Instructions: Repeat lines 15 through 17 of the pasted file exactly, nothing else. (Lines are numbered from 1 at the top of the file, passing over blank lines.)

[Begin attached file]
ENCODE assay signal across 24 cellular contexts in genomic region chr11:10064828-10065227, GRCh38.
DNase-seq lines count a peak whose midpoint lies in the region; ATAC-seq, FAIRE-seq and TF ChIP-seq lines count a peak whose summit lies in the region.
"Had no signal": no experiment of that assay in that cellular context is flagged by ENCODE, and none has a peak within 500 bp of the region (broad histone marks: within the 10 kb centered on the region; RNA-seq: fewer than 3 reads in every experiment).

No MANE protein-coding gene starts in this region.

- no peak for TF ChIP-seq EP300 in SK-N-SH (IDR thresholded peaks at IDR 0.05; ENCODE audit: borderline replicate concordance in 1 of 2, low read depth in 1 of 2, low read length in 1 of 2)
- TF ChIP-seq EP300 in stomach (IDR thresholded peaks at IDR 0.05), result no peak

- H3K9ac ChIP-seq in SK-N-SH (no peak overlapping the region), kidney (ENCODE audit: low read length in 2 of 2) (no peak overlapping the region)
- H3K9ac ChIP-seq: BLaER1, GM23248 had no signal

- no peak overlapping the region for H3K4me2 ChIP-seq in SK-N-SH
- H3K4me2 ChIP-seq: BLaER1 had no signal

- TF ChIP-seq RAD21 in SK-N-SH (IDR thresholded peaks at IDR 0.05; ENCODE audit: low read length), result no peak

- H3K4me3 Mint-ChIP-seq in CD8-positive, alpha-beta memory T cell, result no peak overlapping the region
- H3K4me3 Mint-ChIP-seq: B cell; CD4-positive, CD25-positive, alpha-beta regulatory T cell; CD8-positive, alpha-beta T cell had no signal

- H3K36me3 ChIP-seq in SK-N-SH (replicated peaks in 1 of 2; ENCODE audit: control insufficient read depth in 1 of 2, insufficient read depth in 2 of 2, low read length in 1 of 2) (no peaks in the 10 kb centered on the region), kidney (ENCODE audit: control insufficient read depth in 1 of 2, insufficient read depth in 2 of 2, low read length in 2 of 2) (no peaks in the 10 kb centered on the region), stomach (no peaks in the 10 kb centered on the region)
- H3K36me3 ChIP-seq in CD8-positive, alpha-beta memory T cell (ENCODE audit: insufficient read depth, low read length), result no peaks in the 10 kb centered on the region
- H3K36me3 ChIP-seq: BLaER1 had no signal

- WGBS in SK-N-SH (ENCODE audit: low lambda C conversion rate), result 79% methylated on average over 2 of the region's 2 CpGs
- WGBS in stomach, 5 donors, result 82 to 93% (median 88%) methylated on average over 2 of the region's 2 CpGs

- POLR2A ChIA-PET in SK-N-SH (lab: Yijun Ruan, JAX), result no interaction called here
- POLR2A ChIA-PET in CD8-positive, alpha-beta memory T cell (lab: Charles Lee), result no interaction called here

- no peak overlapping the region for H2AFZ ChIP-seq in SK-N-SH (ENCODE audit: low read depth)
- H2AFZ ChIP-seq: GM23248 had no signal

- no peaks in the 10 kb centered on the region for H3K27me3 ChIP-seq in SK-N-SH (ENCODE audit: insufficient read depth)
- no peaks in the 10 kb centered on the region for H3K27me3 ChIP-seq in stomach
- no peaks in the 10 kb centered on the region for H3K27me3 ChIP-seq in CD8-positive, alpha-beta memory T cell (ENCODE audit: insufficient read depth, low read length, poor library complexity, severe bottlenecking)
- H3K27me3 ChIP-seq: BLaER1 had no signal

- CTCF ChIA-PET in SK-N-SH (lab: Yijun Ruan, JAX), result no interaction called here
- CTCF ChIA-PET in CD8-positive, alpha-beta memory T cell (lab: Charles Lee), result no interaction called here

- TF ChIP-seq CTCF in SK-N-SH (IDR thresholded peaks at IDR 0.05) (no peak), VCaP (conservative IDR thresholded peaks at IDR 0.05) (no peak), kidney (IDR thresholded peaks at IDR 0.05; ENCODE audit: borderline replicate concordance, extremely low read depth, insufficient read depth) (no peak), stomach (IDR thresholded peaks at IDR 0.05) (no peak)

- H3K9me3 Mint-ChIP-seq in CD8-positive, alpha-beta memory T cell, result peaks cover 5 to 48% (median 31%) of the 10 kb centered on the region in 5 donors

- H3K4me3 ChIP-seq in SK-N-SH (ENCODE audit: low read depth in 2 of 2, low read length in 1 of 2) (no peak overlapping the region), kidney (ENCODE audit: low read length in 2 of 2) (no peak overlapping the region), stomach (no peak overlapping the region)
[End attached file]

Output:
- H3K36me3 ChIP-seq in CD8-positive, alpha-beta memory T cell (ENCODE audit: insufficient read depth, low read length), result no peaks in the 10 kb centered on the region
- H3K36me3 ChIP-seq: BLaER1 had no signal

- WGBS in SK-N-SH (ENCODE audit: low lambda C conversion rate), result 79% methylated on average over 2 of the region's 2 CpGs